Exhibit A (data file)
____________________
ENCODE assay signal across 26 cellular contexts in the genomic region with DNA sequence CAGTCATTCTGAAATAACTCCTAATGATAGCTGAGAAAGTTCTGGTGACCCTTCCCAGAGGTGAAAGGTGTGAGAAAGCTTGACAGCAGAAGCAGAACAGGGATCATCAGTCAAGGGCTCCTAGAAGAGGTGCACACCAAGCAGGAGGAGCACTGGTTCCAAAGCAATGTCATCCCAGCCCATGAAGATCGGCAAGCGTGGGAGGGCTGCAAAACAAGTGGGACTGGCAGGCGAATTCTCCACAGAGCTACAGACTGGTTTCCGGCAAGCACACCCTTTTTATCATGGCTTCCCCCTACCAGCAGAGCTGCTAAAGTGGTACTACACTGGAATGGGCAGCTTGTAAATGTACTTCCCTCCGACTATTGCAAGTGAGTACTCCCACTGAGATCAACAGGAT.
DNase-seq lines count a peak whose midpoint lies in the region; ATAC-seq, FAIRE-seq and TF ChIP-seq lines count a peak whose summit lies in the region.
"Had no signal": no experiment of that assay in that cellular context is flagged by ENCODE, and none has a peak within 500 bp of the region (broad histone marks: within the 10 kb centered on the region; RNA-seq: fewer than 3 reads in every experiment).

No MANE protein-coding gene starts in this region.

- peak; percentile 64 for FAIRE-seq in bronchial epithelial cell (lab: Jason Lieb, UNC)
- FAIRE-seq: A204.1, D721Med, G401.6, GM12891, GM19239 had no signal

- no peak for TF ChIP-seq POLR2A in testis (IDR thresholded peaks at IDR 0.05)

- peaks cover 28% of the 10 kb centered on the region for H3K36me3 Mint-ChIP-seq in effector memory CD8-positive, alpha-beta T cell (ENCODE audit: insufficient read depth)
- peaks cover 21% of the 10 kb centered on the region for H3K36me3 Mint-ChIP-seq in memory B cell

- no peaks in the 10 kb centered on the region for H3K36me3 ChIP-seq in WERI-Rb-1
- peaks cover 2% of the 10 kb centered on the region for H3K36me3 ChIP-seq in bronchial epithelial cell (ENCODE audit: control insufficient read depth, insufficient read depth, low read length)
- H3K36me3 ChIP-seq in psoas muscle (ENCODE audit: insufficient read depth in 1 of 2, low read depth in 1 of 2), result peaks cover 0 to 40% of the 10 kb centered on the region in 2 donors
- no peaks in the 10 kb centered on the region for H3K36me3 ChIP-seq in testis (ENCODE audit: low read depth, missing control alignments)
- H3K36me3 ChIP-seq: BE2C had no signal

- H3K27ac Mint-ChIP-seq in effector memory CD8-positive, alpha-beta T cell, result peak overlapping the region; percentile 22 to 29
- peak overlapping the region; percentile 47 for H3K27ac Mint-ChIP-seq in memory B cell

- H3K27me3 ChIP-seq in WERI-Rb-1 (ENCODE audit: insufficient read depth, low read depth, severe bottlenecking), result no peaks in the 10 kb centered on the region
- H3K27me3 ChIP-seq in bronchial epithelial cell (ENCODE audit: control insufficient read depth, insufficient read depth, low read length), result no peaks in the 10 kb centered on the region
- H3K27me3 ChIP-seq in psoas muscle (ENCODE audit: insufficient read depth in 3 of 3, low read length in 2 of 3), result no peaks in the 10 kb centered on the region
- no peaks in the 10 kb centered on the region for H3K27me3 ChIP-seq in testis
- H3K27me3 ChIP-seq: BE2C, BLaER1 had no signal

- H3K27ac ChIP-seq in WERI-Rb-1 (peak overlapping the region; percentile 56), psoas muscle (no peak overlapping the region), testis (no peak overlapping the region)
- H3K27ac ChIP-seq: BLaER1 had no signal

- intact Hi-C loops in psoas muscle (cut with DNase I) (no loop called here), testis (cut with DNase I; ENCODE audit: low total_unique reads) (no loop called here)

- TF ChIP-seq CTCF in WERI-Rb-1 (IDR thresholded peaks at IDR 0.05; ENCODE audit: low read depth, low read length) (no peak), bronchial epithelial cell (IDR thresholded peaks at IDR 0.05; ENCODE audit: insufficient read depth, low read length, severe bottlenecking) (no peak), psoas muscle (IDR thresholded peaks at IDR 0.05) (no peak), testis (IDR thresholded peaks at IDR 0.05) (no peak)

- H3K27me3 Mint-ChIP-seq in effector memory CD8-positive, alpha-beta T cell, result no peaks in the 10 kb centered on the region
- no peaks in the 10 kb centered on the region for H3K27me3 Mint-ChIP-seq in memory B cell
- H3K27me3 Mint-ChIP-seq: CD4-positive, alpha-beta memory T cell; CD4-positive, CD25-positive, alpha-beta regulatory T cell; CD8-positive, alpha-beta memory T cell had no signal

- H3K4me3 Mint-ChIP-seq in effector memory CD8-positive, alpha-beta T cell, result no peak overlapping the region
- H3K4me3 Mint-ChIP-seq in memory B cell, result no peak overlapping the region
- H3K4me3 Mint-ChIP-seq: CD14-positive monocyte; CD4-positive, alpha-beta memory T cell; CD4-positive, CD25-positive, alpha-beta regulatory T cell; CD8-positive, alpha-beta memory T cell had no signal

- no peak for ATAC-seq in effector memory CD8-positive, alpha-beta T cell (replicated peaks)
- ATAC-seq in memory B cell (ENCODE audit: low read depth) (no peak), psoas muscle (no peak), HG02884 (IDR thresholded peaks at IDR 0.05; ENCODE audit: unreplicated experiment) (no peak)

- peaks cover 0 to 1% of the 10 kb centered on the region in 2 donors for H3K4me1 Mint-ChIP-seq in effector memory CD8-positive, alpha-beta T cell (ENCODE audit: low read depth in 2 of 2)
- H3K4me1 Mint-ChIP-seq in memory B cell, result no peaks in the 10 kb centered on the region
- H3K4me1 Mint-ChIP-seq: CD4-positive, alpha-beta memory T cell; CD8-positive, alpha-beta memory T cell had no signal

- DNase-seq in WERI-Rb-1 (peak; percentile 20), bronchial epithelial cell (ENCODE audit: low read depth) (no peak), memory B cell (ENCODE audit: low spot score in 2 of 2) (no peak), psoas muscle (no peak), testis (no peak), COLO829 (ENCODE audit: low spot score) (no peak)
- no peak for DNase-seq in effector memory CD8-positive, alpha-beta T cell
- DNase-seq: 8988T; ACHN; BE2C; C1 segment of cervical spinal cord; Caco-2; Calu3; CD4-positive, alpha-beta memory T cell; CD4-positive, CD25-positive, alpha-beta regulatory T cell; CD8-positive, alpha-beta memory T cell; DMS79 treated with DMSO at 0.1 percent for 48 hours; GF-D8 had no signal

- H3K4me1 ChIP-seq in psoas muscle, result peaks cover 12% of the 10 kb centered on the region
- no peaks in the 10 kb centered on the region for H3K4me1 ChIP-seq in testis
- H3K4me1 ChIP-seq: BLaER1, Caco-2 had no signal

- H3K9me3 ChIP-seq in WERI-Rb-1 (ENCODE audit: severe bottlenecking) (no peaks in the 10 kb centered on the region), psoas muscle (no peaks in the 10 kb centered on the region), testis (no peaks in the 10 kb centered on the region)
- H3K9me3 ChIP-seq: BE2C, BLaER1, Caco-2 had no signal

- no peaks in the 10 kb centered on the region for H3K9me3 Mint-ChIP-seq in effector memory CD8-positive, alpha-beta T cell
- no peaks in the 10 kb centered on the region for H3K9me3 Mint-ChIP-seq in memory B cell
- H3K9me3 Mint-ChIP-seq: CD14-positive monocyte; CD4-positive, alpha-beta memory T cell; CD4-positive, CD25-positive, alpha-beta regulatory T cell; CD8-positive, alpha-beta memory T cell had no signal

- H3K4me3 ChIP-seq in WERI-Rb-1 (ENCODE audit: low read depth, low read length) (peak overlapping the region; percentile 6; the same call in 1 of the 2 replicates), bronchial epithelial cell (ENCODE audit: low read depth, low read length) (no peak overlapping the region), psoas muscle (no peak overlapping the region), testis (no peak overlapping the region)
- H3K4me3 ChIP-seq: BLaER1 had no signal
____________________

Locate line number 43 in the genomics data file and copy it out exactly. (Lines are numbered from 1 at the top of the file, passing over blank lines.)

- H3K9me3 ChIP-seq in WERI-Rb-1 (ENCODE audit: severe bottlenecking) (no peaks in the 10 kb centered on the region), psoas muscle (no peaks in the 10 kb centered on the region), testis (no peaks in the 10 kb centered on the region)